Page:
CHICAGO (AP) — A bid by Archer Daniels Midland Company for $20 million in state tax breaks as it decides whether to keep its global headquarters in Illinois drew criticism Tuesday from some state lawmakers, one of whom likened the agribusiness' strategy to blackmail.
Testifying before the state House Revenue and Finance Committee, ADM executives explained that they were contemplating moving the headquarters from Decatur in central Illinois to a more cosmopolitan city that would be more attractive to young industry talent. Chicago officials say they're in the running and talking to the company, though ADM has declined to name the cities it's considering.
"We have truly evolved into a global organization," said Greg Webb, ADM's vice president of government relations. "We feel we need to establish this new global center." Executives also mentioned the need to be closer to an international travel hub.
The sharpest criticism at the hearing in Chicago came from Rep. Barbara Flynn Currie, a Chicago Democrat and majority leader in the House, who said ADM and other companies vying for individualized tax breaks hurt Illinois as a whole.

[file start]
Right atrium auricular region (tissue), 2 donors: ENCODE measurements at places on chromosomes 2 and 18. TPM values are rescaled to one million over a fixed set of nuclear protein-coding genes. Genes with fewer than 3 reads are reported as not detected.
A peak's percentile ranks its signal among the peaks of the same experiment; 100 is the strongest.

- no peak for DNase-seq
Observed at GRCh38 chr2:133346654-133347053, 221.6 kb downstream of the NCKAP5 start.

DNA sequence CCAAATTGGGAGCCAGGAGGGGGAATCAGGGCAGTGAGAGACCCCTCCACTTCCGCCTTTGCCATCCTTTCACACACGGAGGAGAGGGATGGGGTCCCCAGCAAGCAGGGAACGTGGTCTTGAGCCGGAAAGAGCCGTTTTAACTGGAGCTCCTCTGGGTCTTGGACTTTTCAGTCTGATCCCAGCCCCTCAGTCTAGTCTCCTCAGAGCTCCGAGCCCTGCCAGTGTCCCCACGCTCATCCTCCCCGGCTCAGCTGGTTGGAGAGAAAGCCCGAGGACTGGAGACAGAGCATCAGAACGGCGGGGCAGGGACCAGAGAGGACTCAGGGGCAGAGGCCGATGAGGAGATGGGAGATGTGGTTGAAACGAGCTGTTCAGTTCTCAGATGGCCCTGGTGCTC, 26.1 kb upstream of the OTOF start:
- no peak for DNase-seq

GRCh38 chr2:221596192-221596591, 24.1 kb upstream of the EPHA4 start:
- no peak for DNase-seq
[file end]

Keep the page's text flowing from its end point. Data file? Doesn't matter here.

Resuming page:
"We ... eat away at the tax base," she said. She added such companies were "essentially blackmailing the state ... saying if you don't go through this hoop for us, we may think about going somewhere else."
ADM — which processes corn, soybeans and other crops to make everything from animal feed to ethanol — has about 30,000 employees worldwide, about half of them overseas.
It first announced its plans last week. Even as the global headquarters would move elsewhere, ADM said the bulk of operations and 4,400 jobs would stay in Decatur. A new headquarters would have about 100 employees and become home to a new technology center that would eventually add another 100 workers.
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